By Tina Sloan,
Author of Changing Shoes: Getting Older -Not Old- with Style, Humor, and Grace
Find a Hairdresser Who Likes You. You want to go to someone who genuinely wants you to be beautiful. A good hairdresser will keep you up-to-date, but knows you well enough not to give you a Duck's Ass or some other cut that doesn't suit your personality.
Avoid Snow White Syndrome. Women who keep coloring their hair dark tend to look ridiculous after a certain age. Your skin tone changes and lightens as you get older, and suddenly your former hair color becomes too harsh for your complexion. Recognize that if you have always been a brunette, you likely need to go lighter now, or at least get some highlights to frame your face (like Diane Keaton's in Something's Gotta Give).
ALWAYS Wear Makeup. Remember the story about bumping into an old boyfriend and trying to hide in the cantaloupes. Lauren Hutton makes wonderful beauty products for aging women; they are available online and come with an instructional DVD that provides some great anti-aging techniques and tricks. I also like Chantecaille and Bobbi Brown. I once met Bobbi Brown and she told me, "I make my products for your kind of woman."
. . . But Don't Overdo It. Nothing is less attractive than an older woman with bright pink cheeks. Plus, heavy makeup makes you look years older (and I think this is true as early as your thirties). At our age, less is more, so realize that you probably need to simplify your routine and start using more natural tones. If you're not sure how to do this, get a makeup professional to help you.
Avoid Powder on Your Face. Powder makes you look dry and settles in the creases in your skin, making wrinkles more prominent and you look older. Foundation or base is great since we need to even our skin tone out (like I do). And today there are so many good products available for older skin. Many of them multitask, providing anti-aging ingredients along with an even skin tone and dewier skin.
Learn the Art of Contouring. With contouring, you're putting a darker color on the places where you want to create more definition, such as your jaw line. A makeup professional, or Lauren Hutton's instructional DVDs, can teach you how to do this.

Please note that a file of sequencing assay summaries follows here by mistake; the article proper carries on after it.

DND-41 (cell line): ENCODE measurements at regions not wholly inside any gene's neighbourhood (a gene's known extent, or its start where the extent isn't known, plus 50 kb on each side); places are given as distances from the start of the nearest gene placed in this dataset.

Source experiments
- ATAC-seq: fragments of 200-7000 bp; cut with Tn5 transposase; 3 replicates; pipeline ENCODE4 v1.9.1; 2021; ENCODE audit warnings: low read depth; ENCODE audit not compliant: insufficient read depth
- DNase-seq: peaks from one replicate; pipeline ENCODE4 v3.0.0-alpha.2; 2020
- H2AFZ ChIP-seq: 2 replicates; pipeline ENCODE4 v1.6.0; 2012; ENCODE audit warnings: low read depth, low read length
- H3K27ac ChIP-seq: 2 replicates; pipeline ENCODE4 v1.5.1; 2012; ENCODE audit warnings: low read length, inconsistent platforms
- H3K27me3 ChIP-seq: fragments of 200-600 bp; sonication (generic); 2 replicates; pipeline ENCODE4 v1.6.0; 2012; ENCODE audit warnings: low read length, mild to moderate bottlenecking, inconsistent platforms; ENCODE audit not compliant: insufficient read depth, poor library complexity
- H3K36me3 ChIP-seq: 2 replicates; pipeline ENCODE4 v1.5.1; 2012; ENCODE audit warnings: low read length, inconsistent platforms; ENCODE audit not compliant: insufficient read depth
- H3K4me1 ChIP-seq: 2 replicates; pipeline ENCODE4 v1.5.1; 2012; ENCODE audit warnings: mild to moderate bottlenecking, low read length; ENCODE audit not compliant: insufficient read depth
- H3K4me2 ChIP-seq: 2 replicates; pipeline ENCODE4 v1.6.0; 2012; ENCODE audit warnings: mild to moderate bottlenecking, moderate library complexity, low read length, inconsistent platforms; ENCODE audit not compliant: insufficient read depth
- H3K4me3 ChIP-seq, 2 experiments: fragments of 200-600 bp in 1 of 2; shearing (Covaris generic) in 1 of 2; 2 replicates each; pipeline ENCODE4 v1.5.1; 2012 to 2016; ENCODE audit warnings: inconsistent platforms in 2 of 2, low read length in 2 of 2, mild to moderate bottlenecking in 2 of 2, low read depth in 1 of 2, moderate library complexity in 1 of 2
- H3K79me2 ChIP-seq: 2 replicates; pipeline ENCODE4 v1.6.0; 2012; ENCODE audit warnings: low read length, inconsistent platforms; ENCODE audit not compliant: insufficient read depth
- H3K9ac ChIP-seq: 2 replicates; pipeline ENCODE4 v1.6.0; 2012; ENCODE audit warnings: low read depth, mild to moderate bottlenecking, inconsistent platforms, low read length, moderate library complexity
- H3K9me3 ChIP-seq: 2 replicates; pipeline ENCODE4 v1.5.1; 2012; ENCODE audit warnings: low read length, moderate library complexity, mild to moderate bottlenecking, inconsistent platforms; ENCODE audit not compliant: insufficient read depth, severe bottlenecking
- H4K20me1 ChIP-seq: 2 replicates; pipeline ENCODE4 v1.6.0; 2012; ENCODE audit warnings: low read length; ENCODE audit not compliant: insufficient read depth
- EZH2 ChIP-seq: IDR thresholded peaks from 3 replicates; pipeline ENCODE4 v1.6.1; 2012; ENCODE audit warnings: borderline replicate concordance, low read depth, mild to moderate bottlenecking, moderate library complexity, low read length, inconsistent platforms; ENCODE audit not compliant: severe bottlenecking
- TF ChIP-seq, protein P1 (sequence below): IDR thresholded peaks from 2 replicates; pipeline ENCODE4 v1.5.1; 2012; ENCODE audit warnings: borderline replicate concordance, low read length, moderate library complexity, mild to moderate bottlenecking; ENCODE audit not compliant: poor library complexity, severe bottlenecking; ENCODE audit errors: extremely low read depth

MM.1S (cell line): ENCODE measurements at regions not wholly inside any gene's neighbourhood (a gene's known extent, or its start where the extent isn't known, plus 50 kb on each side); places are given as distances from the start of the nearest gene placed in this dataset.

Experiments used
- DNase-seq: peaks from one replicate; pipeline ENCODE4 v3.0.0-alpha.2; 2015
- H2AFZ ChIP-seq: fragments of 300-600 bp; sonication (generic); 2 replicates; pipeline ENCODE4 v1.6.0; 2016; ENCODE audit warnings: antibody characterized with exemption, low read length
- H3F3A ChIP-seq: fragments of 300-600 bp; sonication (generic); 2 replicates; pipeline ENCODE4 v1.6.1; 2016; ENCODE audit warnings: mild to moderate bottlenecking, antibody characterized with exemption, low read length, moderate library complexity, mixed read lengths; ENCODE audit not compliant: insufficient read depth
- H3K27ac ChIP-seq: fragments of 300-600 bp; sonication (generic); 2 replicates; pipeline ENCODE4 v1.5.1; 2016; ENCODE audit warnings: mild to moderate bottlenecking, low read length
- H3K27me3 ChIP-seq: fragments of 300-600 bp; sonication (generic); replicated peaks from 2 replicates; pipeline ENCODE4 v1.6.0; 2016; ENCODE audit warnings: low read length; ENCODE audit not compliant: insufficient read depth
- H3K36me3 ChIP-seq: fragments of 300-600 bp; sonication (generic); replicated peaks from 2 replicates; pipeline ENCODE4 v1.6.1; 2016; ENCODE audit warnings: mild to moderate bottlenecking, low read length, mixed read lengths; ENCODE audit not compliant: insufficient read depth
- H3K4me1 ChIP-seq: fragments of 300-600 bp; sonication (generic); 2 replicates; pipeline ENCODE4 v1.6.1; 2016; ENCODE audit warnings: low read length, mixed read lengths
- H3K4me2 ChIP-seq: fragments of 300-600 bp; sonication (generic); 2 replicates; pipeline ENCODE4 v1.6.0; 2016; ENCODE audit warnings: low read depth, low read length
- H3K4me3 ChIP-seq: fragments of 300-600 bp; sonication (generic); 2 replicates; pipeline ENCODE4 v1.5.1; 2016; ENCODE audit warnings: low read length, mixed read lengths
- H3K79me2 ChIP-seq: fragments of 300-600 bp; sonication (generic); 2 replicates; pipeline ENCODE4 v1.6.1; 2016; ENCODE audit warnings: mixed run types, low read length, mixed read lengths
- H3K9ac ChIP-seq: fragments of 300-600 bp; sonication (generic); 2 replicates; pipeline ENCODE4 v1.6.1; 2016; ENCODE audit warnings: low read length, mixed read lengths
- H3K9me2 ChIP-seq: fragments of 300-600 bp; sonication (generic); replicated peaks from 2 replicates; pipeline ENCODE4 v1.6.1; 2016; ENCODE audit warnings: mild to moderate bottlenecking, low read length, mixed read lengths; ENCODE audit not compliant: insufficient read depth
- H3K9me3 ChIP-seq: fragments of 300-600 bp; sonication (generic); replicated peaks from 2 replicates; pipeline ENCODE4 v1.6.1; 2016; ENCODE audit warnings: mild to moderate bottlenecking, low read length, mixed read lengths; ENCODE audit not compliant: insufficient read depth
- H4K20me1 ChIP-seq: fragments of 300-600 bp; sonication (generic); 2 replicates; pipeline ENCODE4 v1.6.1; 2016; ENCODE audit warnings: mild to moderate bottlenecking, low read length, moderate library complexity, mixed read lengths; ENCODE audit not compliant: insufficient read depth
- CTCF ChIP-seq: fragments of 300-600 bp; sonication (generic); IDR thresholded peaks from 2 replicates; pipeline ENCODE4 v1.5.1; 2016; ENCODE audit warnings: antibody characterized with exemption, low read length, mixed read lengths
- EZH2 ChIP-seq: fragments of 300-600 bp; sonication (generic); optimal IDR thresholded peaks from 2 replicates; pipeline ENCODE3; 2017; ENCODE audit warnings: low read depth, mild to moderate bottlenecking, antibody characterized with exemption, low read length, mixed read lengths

Use White Around Your Eyes. The skin around the eyes thins as you get older, leaving you vulnerable to shadows and dark circles. Using white concealer on the inside corners and under your eyes will brighten your entire face and make you eyes look younger. Just make sure to blend it -- mixing it with moisturizer if necessary -- so you don't look like startled jackrabbit.
Use an Eyelash Curler. Everyone should have an eyelash curler as there is no better way to open up your eyes and brighten your entire face, especially since the skin of the eyelid tends to thicken and droop over time. You can buy one for a few dollars at the drugstore. It will work best if you heat it before using it -- simply run it under hot water or heat it with your blow-dryer. The words thicken and droop really upset me, but opening your eyes is kind of like a mini-face-lift!
Lighten Your Eyebrows. Much like your overall hair color, lighter brows are better as we age. You can lighten them with bleach and toner. To find the right shade of toner for your skin type, seek the advice of a professional, probably someone at your salon.
Get Your Teeth Whitened. When our teeth get yellowed, they age us tremendously, and coffee, tea, and red wine are all the culprits. You can get your teeth whitened by your dentist or use the at-home strips sold in drugstores, which do work, although not as well (but you can't beat the price).
Accessorize. A pretty colored scarf or earrings or necklace can be a terrific way to liven up any outfit and announce to the world that you care about how you look. Accessories also work to camouflage our flaws: People will say, "Oh, what a pretty scarf!" and not, "Oh, she's put on a few pounds."
Find a Few "Uniforms" that Work for You. If you tend to just give in and throw on whatever shapeless, comfortable clothing is sitting on the chair, you are putting yourself at a disadvantage. You can avoid this and be chic anywhere, anytime by finding a few "looks" or combinations that work for you and wearing them often. For me, one uniform is beige or black slacks with a white shirt open, a blue blazer, a gorgeous chunky necklace, and big earrings -- and pretty shoes, of course. You work it out and just keep wearing it, even when you are tempted to reach for the sweatpants and slippers. I find that when I'm dressed nicely, even if I'm just sitting at home, chances are I will find something exciting to do to make that outfit worthwhile.
The above is an excerpt from the book Changing Shoes: Getting Older -Not Old- with Style, Humor, and Grace by Tina Sloan. The above excerpt is a digitally scanned reproduction of text from print. Although this excerpt has been proofread, occasional errors may appear due to the scanning process. Please refer to the finished book for accuracy.
Copyright © 2011 Tina Sloan, author of Changing Shoes: Getting Older -Not Old- with Style, Humor, and Grace.
Tina Sloan, author of Changing Shoes: Getting Older - Not Old- with Style, Humor, and Grace, played the role of Nurse Lillian Raines on Guiding Light, which aired its final episode in 2009 after a seventy-two year run on radio and television. She has appeared on many other television shows, including Third Watch, and Law & Order: SVU, and in a variety of feature films, including The Brave One and Changing Lanes. She is currently shooting two feature films and touring nationally in her acclaimed one-woman show, Changing Shoes. She lives in New York with her husband, Steve McPherson. They have one son, Renny.
For more information please visit http://www.changingshoes.com/ and follow the author on Facebook and Twitter